Monday, November 10, 2003

Piano virtuosos convene at summit


Weekend reviews

By Chris Varias
Enquirer contributor

Ricky Nye knows how to throw an all-night piano party.

Nye, Cincinnati's ambassador of boogie-woogie, hosted his fifth Blues & Boogie Piano Summit Saturday at the Southgate House for a turnout of more than 300 people.

Piano players from as far as Europe have come to Newport to participate in the annual event. This year's bill featured four Americans and had more of a bluesy feel than the straight boogie-woogie the European players favor. Charlie Booty, Barrelhouse Chuck and Ann Rabson rounded out the lineup.

Each performer did his (or her) own set before a free-for-all finale of all four players on two baby grands.

Booty kicked off the four-hour event. The 75-year-old resident of Milan, Tenn., proved the most faithful of the foursome to the boogie-woogie tradition, rolling through a set of solo instrumentals. He never strayed far from the melody on a tried-and-true version of "Deep Elem Blues" and played it equally cool on the boogie tribute to Big Maceo, "Maceo Stomp," and Booty's own piano-roll blues composition, "Euro Blues."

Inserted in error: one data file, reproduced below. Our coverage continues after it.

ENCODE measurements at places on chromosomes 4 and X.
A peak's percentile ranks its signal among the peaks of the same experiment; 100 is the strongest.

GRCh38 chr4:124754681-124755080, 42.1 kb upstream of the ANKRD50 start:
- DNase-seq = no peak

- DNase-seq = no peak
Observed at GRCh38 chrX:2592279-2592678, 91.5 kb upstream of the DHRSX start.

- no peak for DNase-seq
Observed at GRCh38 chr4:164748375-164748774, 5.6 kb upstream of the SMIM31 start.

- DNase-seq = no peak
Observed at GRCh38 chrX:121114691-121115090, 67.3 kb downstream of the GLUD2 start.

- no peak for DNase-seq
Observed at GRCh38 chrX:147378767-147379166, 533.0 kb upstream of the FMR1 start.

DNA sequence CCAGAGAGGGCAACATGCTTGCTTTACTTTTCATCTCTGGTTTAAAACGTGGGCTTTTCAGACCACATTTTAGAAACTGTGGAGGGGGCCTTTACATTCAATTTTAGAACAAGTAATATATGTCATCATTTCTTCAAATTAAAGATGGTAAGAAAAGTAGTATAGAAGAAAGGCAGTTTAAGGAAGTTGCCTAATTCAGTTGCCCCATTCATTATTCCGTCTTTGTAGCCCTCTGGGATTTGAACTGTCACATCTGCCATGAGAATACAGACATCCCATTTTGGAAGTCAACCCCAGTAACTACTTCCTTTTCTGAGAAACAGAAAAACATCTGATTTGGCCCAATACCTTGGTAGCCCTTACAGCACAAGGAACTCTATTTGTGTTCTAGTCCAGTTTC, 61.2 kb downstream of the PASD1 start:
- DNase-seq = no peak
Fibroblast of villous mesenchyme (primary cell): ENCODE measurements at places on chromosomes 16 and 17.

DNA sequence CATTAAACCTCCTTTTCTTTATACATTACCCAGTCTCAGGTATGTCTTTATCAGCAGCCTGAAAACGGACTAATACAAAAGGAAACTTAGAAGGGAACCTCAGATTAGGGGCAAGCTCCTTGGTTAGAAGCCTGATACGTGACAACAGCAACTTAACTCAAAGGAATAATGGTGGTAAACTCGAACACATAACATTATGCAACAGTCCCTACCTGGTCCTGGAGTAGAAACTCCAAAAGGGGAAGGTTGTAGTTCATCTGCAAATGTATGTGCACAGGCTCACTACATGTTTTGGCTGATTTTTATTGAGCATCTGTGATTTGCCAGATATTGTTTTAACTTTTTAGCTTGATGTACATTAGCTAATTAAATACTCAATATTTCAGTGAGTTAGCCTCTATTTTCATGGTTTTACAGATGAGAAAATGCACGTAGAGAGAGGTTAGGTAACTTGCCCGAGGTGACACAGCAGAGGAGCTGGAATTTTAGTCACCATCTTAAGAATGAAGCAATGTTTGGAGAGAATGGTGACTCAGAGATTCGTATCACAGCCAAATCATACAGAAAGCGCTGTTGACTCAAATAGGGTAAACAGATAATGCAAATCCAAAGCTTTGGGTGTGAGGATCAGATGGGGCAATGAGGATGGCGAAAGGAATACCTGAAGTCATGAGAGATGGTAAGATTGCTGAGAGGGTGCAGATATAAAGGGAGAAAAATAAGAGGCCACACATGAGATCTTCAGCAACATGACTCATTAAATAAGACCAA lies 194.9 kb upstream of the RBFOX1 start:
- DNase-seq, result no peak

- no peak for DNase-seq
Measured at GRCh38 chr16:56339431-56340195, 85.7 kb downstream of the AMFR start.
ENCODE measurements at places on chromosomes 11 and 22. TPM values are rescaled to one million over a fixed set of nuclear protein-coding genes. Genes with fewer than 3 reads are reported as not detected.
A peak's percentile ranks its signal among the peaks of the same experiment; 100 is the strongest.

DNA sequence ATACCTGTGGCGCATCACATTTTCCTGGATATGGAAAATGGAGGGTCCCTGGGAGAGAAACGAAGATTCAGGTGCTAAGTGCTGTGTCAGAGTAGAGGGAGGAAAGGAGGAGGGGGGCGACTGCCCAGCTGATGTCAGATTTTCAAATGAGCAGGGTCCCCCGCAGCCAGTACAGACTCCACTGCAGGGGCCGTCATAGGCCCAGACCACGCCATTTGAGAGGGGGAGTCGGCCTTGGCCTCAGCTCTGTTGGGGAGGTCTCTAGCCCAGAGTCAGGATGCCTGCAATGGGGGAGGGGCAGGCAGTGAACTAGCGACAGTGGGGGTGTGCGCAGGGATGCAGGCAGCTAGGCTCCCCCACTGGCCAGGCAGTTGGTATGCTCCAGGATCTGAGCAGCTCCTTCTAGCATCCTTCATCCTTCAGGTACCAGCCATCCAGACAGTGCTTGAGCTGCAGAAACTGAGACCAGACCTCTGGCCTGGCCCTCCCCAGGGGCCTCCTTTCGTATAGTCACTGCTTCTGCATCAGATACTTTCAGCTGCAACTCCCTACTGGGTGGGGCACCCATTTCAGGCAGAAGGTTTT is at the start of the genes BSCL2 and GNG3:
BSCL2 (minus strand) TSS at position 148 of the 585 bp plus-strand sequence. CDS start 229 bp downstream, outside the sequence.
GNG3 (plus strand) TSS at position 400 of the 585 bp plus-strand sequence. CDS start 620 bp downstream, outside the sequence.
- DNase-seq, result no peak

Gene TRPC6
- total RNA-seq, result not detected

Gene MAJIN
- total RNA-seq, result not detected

Nye came next. Who in town consistently puts on more entertaining performances than Ricky? And, of course, it was Ricky who rocked the hardest on this night.

Backed by a Cincinnati rhythm section of bassist Nick Lloyd and drummer Tony Franklin, Nye ran through Hersal Thomas' "Suitcase Blues," eased through a nice-and-slow "C.C. Rider," and finished things off with the piano jump-blues standard "Roll 'em Pete" and his own "Creole Blues."

Barrelhouse Chuck is a Columbus native who went to Chicago to learn from and live among legends. He set incorporated lessons taught in the Windy City clubs: licks from the likes of Little Brother Montgomery, Otis Spann, Sunnyland Slim and Pinetop Perkins, with songs ranging from the lesser known Floyd Jones's "Any Old Lonesome Day" to Howlin' Wolf's larger-than-life "Sitting on Top of the World."

Rabson, one-third of the blues-revivalist group Saffire - the Uppity Blues Women, was the most successful of the performers at pounding a unique personality out of piano blues. She likes to have fun, as her penchant for Huey "Piano" Smith and her gender-flipped take on "Three Hundred Pounds of Joy" proved.

In fact, she tackled the problem blues singers with good lives have in a song she wrote called "He Really Makes It Hard for Me to Sing the Blues."

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E-mail cv@fuse.net




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